The relevant part of Kentucky's statute requiring parental consent for minors who seek abortions reads as follows:
(2) No person shall perform an abortion upon a minor unless:
(a) The attending physician or his agent secured the informed written consent signed and notarized of the minor and both parents, if available, or legal guardian;
(b) If both parents are not available, the attending physician or his agent has secured such written consent from the minor and the available parent or guardian;....
(3) Every minor shall have the right to petition any circuit or district court of the Commonwealth for an order granting the right to self-consent to an abortion pursuant to the following procedures: [procedures set forth]
Ky.Rev.Stat.Ann. Sec. 311.732(2)(a), (b) & (3) (emphasis added).
The statute includes a specific severability provision which authorizes the severance of any "provisions, words, phrases, clauses, or application of KRS 311.732" which may be held invalid, thus allowing the remaining portions of the statute to be given effect. See Ky.Rev.Stat.Ann. Sec. 311.733. Finally, the statute provides the following penalty:
(12) Any person who intentionally performs an abortion with knowledge that, or with reckless disregard as to whether the person upon whom the abortion is to be performed is an unemancipated minor, and who intentionally or knowingly, fails to conform to any requirement of KRS 311.732 is guilty of a Class A misdemeanor.
Ky.Rev.Stat.Ann. Sec. 311.990(12).
The District Court found that the words "both parents if available" were unconstitutionally vague, holding that the words could not be rendered constitutional through interpretation. It further declared the requirement for two-parent consent an unconstitutional burden on the minor woman's right to privacy.1 To remedy that burden and to preserve the statute rather than striking the unconstitutional portion, the District Court supplied new limiting language: the state may require the informed written consent of both parents only "[i]n the case of a minor living at home with both parents." Jt.App. at 42. The Court enjoined application of the statute in all cases not covered by the newly framed limitation and severed the criminal penalty for physicians who failed to secure the consent required. The District Court also declared the requirement for notarized signatures unconstitutionally burdensome and severed that requirement.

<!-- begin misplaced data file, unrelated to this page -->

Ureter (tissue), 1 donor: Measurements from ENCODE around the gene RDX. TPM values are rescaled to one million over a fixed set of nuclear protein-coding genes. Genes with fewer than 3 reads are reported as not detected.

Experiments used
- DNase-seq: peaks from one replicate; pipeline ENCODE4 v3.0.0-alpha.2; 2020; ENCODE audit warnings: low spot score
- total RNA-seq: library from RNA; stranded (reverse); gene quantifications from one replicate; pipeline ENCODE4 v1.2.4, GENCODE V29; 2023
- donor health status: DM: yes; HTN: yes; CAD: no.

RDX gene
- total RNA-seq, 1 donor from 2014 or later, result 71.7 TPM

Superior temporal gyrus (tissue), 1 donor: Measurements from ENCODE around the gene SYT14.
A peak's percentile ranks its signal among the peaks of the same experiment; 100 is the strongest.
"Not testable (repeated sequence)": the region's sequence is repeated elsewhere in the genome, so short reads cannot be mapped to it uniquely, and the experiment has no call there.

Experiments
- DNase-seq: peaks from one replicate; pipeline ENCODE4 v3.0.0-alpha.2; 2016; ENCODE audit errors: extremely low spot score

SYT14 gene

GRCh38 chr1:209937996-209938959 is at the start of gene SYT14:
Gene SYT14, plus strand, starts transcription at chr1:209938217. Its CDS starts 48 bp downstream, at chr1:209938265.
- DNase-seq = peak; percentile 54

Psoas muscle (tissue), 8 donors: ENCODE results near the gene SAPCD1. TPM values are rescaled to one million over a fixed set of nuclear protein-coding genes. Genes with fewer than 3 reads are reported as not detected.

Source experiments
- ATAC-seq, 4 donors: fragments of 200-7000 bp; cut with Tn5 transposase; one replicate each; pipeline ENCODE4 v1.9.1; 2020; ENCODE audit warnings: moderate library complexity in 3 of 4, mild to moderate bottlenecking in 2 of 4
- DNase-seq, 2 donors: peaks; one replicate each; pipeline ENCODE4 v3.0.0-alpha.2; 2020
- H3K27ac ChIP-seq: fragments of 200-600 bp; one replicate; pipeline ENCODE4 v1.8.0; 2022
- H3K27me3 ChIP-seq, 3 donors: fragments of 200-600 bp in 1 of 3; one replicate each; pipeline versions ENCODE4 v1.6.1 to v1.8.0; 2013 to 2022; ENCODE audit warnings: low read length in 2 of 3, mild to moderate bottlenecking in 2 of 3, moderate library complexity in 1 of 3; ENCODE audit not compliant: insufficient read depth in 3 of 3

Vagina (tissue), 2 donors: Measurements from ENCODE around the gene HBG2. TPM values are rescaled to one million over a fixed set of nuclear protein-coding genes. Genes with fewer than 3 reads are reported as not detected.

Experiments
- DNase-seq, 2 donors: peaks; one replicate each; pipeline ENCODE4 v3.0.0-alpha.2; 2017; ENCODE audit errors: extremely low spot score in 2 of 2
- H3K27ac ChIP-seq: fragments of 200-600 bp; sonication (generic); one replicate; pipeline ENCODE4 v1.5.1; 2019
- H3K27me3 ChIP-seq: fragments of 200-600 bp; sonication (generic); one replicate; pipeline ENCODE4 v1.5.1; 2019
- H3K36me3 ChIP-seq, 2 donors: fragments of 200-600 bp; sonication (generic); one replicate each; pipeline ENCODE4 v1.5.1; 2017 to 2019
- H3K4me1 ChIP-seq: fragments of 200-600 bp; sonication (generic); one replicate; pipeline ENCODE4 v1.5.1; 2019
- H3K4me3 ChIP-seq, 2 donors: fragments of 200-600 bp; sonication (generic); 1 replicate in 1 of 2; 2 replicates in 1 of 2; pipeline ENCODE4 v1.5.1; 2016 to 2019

The State did not appeal, but rather the plaintiffs appealed the District Court's remedial actions, claiming that the Court should have struck the entire statute on finding significant portions unconstitutional rather than modifying and saving a key provision by supplying new limiting language.
Taking into account the District Court's ruling on the substantive question of constitutionality which was not appealed and is now final, the question before this Court is whether the District Court erred in substituting new language, and then enjoining operation of the provision except as its modification would allow, and in severing other provisions in order to preserve the operation of the statute. For the reasons set forth below we reverse the District Court's addition of new limiting language to the state statute in order to preserve it from the prior declaration of unconstitutionality but affirm the District Court's severance of the notarization requirement. Accepting as we must the District Court's ruling that a requirement for two-parent consent creates an unconstitutional burden on the minor's right to privacy, we sever the parental consent portion of the statute. We remand for a hearing on the issue whether the provision requiring the written informed consent of the minor should be left intact or whether the entire statute should be declared invalid. This remedy leaves the Kentucky legislature free to write its own limitations for a parental consent statute within the constraints of the minor's constitutional right of privacy. Our severance of the two-parent consent requirement makes it unnecessary to reach the question of severing the criminal penalties for physicians or other objections to the statute raised by the plaintiffs. We remand for the issuance of an injunction, consistent with this opinion, concerning the two-parent consent provision and for a hearing and decision on the severance issue left undecided by this opinion.